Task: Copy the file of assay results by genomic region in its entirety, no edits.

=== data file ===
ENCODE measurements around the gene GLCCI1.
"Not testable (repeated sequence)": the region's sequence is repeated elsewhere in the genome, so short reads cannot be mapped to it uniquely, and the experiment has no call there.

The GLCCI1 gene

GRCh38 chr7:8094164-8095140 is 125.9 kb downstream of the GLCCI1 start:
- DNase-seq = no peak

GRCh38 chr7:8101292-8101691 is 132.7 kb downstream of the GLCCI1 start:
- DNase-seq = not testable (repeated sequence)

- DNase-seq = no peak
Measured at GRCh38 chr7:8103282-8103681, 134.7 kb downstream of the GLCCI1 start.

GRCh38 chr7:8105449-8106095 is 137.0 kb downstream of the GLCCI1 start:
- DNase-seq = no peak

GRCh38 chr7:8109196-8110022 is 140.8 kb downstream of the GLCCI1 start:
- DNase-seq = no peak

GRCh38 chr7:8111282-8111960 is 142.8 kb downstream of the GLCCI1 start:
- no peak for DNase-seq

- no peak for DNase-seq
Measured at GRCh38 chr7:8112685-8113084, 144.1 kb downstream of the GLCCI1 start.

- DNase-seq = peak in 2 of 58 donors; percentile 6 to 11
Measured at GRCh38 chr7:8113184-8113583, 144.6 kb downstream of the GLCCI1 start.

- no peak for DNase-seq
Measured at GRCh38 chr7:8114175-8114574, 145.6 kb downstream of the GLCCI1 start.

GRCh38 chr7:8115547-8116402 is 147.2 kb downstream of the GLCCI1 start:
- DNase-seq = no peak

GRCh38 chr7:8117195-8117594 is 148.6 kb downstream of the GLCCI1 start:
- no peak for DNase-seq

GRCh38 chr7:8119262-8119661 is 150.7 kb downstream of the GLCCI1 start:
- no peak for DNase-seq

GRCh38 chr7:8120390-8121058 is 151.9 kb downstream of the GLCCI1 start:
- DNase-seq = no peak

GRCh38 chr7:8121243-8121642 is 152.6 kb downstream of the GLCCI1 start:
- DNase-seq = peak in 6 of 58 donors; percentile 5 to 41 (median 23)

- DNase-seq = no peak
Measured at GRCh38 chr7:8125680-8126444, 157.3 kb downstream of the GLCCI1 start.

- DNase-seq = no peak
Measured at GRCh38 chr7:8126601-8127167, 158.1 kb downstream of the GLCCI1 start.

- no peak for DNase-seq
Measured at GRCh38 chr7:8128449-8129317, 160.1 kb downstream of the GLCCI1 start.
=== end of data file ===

ENCODE measurements around the gene GLCCI1.
"Not testable (repeated sequence)": the region's sequence is repeated elsewhere in the genome, so short reads cannot be mapped to it uniquely, and the experiment has no call there.

The GLCCI1 gene

GRCh38 chr7:8094164-8095140 is 125.9 kb downstream of the GLCCI1 start:
- DNase-seq = no peak

GRCh38 chr7:8101292-8101691 is 132.7 kb downstream of the GLCCI1 start:
- DNase-seq = not testable (repeated sequence)

- DNase-seq = no peak
Measured at GRCh38 chr7:8103282-8103681, 134.7 kb downstream of the GLCCI1 start.

GRCh38 chr7:8105449-8106095 is 137.0 kb downstream of the GLCCI1 start:
- DNase-seq = no peak

GRCh38 chr7:8109196-8110022 is 140.8 kb downstream of the GLCCI1 start:
- DNase-seq = no peak

GRCh38 chr7:8111282-8111960 is 142.8 kb downstream of the GLCCI1 start:
- no peak for DNase-seq

- no peak for DNase-seq
Measured at GRCh38 chr7:8112685-8113084, 144.1 kb downstream of the GLCCI1 start.

- DNase-seq = peak in 2 of 58 donors; percentile 6 to 11
Measured at GRCh38 chr7:8113184-8113583, 144.6 kb downstream of the GLCCI1 start.

- no peak for DNase-seq
Measured at GRCh38 chr7:8114175-8114574, 145.6 kb downstream of the GLCCI1 start.

GRCh38 chr7:8115547-8116402 is 147.2 kb downstream of the GLCCI1 start:
- DNase-seq = no peak

GRCh38 chr7:8117195-8117594 is 148.6 kb downstream of the GLCCI1 start:
- no peak for DNase-seq

GRCh38 chr7:8119262-8119661 is 150.7 kb downstream of the GLCCI1 start:
- no peak for DNase-seq

GRCh38 chr7:8120390-8121058 is 151.9 kb downstream of the GLCCI1 start:
- DNase-seq = no peak

GRCh38 chr7:8121243-8121642 is 152.6 kb downstream of the GLCCI1 start:
- DNase-seq = peak in 6 of 58 donors; percentile 5 to 41 (median 23)

- DNase-seq = no peak
Measured at GRCh38 chr7:8125680-8126444, 157.3 kb downstream of the GLCCI1 start.

- DNase-seq = no peak
Measured at GRCh38 chr7:8126601-8127167, 158.1 kb downstream of the GLCCI1 start.

- no peak for DNase-seq
Measured at GRCh38 chr7:8128449-8129317, 160.1 kb downstream of the GLCCI1 start.